IRS fraud detection filters continue to incorrectly flag hundreds of thousands of taxpayers’ returns—delaying refunds for people who are counting on receiving them, according to a new report.
An IRS official in May said the agency had adjusted its filters for last year’s filing season so that fewer returns would be wrongly stopped. But new data from the Taxpayer Advocate Service shows the problem persisted.
During the 2019 tax filing season the agency used a new refund fraud filter, known as “Filter X,” that flagged and stopped the processing of nearly 1.1 million returns, acting National Taxpayer Advocate Bridget Roberts said in an annual report to Congress released Jan. 8. More than half of those refunds were eventually paid, she said.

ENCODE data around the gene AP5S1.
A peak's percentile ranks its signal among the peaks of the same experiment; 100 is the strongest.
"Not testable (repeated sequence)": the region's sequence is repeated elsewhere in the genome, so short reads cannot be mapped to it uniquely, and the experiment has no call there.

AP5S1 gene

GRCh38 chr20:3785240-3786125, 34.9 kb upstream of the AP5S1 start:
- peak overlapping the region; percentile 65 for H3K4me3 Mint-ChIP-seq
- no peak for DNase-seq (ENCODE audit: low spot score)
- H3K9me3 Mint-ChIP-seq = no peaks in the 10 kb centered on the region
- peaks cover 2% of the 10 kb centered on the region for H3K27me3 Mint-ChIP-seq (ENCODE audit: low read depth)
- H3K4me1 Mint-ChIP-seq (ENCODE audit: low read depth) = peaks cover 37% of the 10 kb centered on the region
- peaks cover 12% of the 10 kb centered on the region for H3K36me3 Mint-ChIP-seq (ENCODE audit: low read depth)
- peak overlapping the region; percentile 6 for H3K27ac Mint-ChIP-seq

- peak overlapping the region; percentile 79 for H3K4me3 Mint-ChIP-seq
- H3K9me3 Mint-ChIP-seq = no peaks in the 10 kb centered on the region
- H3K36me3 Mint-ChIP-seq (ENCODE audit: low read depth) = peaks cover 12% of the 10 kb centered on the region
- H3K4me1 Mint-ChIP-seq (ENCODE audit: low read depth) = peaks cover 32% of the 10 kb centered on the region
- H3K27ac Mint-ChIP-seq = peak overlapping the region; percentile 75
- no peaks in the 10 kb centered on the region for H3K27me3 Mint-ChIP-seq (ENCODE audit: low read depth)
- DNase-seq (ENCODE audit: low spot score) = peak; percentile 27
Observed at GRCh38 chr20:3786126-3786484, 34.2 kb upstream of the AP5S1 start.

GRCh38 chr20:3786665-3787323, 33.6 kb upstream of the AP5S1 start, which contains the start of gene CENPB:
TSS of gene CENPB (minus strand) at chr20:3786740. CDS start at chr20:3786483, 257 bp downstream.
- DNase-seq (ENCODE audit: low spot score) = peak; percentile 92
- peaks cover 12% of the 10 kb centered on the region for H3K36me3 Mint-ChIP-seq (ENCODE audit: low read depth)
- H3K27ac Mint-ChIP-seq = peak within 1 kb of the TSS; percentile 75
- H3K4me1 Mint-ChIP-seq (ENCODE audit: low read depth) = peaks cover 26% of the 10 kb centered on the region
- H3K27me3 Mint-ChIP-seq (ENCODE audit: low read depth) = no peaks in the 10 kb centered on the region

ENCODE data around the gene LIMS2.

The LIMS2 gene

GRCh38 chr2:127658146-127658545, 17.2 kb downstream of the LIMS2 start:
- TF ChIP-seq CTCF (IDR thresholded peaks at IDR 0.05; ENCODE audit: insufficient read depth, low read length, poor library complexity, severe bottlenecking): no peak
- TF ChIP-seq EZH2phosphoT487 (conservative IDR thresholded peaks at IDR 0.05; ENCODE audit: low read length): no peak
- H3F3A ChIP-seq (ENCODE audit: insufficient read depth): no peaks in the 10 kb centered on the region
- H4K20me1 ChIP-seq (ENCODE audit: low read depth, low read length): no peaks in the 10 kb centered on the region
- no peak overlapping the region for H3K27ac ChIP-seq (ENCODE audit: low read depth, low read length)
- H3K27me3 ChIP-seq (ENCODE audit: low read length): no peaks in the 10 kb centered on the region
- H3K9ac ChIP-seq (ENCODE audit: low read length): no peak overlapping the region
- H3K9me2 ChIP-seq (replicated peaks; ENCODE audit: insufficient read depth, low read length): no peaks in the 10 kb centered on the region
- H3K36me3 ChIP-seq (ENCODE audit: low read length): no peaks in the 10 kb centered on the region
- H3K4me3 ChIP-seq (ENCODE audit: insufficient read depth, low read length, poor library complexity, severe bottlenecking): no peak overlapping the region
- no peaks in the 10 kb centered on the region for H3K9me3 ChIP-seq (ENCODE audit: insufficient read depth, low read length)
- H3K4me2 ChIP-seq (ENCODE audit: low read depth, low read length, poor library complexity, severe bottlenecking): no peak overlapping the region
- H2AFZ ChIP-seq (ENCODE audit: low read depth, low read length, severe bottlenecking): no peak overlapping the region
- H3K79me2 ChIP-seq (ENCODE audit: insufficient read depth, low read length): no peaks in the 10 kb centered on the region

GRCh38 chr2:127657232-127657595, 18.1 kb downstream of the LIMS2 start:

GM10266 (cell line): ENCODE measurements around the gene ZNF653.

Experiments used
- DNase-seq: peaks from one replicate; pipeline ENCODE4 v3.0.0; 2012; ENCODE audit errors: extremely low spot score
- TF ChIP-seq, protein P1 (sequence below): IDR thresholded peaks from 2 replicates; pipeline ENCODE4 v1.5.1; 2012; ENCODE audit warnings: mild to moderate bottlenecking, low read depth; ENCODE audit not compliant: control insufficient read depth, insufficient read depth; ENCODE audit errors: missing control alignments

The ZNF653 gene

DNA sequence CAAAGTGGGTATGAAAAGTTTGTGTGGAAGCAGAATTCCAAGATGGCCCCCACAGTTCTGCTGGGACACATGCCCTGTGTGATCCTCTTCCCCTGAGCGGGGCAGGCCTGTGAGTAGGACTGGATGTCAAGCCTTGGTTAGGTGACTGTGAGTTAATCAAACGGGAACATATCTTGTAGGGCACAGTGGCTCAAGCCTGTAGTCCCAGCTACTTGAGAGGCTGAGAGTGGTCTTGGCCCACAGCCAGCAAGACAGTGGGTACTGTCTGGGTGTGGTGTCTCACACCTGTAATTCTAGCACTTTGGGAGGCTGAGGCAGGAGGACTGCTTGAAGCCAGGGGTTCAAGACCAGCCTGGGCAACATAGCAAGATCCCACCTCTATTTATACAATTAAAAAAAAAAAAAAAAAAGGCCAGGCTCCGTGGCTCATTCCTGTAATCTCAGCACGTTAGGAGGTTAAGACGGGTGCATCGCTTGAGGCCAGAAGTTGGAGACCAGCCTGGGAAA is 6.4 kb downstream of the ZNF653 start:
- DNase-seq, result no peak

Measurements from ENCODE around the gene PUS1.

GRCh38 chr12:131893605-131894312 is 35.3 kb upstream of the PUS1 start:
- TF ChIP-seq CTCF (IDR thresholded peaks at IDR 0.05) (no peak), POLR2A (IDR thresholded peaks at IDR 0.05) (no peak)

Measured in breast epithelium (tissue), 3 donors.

The false positive rate for other non-identity theft refund fraud filters was also high: 71 out of every 100 refunds stopped by the filters was later determined to be legitimate, Roberts said.
Roberts acknowledged that while the filters are flawed, they have been an important tool for combating fraud. The filters saved the agency from distributing about $2.7 billion in improper refunds from Jan. 1 through Sept. 30 of last year, the report said.
IRS spokesman Dean Patterson said IRS leadership will review the advocate’s report and consider it as the agency continues to look for ways to improve and evolve. Roberts said her organization is working with the IRS to try to reduce the problem for the upcoming filing season, which kicks off Jan. 27.
The persisting issue has added to a growing backlog of cases at the advocacy service. The number of cases stemming from the fraud filters increased to about 92,000 in fiscal 2019 from about 20,000 in fiscal 2017, Roberts said.